The Most Popular Ways to Brew Coffee

There are a ton of different ways to make a cup of coffee. Most people are aware of the most popular brew methods, like espresso and drip coffee. French Press coffee is another method of brewing coffee that is used throughout the world. While each of the brew methods ground coffee beans to produce the final product, there are many differences between them.

Some brew methods, like espresso, use finely ground coffee so that the machine is able to extract the flavor from the coffee. A French Press, on the other hand, uses coarsely-ground coffee. Some brew methods, like a pour-over or a chemex, require a filter. Other methods like a moka pot or a percolator, brew right on top of a stove or campfire.

Popular Coffee Brewing Methods

Here one will see some of the most popular brewing methods, ranked in order of the grind level that they would recommend. This helps give one a mental map of the brew processes, which is particularly helpful when someone is just beginning to learn them.

Espresso

Espresso is the foundation for beverages like lattes and cappuccinos. Many coffee lovers also drink espresso straight, particularly in countries like Italy. While espresso is one of the most common ways of consuming coffee, it’s one of the hardest to do at home, since the machine’s that are used to brew espresso can be incredibly expensive. For this reason, if one wants a quality cup of espresso they will probably need to get it at the local coffee shop.

 

Pour-Over

This is one of the most popular ways for making coffee at home. It’s also used in third-wave coffee shops to make single-origin coffee for those that are interested in an Ethiopian, Guatemalan, or another sort of specific type of coffee.

The grind-level is more medium, and most pour-overs require a filter. One of the most popular ones is called a V60, which is a type of pour-over that originated in Japan. This method is great for someone who is starting out making fresh coffee at home and wants to try a more manual brew method.

 

Chemex

The Chemex been around since the 1950’s, which would surprise many coffee drinkers who assume that it is a recent invention. It is similar to a pour-over, but uses coarsely-ground coffee and has a thicker filter. These two variants, along with its unique shape, give chemex its own flavor. It produces a very clean cup, and is low in oils and acidity. It’s a great choice for those that don’t like very acidic coffee or don’t like the oily texture that coffee has from a French Press.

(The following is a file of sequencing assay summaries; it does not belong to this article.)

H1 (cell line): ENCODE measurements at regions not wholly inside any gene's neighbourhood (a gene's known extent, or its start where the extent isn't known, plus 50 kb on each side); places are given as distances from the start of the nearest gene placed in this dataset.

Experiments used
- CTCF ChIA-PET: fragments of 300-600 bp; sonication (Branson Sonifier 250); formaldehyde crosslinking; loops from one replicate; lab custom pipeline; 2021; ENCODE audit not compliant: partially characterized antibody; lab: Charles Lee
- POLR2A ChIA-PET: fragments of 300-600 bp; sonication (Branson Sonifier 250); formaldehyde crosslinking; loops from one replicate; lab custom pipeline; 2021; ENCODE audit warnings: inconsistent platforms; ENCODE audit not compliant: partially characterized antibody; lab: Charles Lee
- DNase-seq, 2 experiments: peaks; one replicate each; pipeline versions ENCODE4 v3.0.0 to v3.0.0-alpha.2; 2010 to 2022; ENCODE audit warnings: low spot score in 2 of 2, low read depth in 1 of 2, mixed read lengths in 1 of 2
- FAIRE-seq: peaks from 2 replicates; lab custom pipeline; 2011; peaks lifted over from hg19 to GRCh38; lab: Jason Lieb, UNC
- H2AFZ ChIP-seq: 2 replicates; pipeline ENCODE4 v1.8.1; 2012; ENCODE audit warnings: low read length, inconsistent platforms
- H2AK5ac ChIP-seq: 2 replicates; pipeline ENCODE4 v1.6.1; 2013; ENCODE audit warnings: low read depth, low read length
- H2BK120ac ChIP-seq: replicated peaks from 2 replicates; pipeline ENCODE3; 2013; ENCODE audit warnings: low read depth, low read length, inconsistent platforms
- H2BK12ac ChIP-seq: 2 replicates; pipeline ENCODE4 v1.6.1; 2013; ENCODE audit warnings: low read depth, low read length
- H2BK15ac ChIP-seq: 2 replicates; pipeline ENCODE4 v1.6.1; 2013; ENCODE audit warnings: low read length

Cold Brew

Another popular way of making coffee is the cold brew method. This method is great for someone wanting a cold cup in the hot summer months. Its brewing is more time-intensive, as cold brew takes anwhere from 16 to 24 hours to brew, give or take. However, there’s no substitute for cold brew during the summer.

 

French Press

The French press has been around for a long time. It remains one of the most popular ways to brew and is as popular in restaurants and cafes as it is for those that brew at home. This method uses a very coarse grind level, since the grinds are in the water for several minutes before the press is pushed down, and a filter separates the water from the grinds so that the coffee can be poured.

 

“Drip”

This is probably the common way to brew coffee in the world. This is the method used in every diner, café, and restaurant. It’s the method your grandmother used. Coffee is ground at medium-coarseness and placed in a brewing machine. There are variants in the machines used to brew drip coffee. Some of the more advanced ones will pre-wet the grinds to allow some of the gases to release before the rest of the water is poured on.

 

AeroPress

An AeroPress is another popular manual brewing method for coffee lovers. It’s a great one for those that need a brewing apparatus that compact and therefore great for traveling. Many would argue that this is one of the best ways to make a cup of coffee, whether on-the-go or at home.

 

Percolator

A more ancient brewing method, the percolator is the cowboy-way of making coffee, as it works on a stovetop or campfire. Most coffee drinkers in today’s world have probably never had coffee from a percolator, but for those that are into hiking, backpacking, or camping, it’s probably one of the most practical methods they can find.

 

Moka Pot

These days one is more likely to find a moka pot in the local antique shop than in the coffee shop on the corner. It brews a cup that is similar in body and taste to a cup of espresso, though in a much more primitive fashion.

A moka pot has three basic compartments, one with water, one with the coffee grinds, and the other where the coffee will boil into as it brews. The three screw together to form the contraption which can be placed on a stove-top to brew a strong cup of coffee in just a few minutes.

 

Turkish

Turkish coffee can be found in Mediterranean restaurants or Hookah bars. The coffee itself is ground very fine and placed unfiltered into a small stove-top pot called a cezve, which is often made of copper. The coffee grinds are placed into the cezve as it sits on a stove or fire, then the water is brought to a boil, which brings about the brew process.

Those that like sugar in their coffee would place it in the cezve at the beginning, rather than once it’s been brewed. Place it over the stove on medium heat, and the water should boil after a few minutes. A dark foam will form on the coffee, which helps give Turkish coffee its rich, bold flavor.

 

There are a few other methods for brewing coffee, but these are the most popular ones around the world today. Coffee is one of the most popular drinks in the world today, and that’s not going to change anytime soon.

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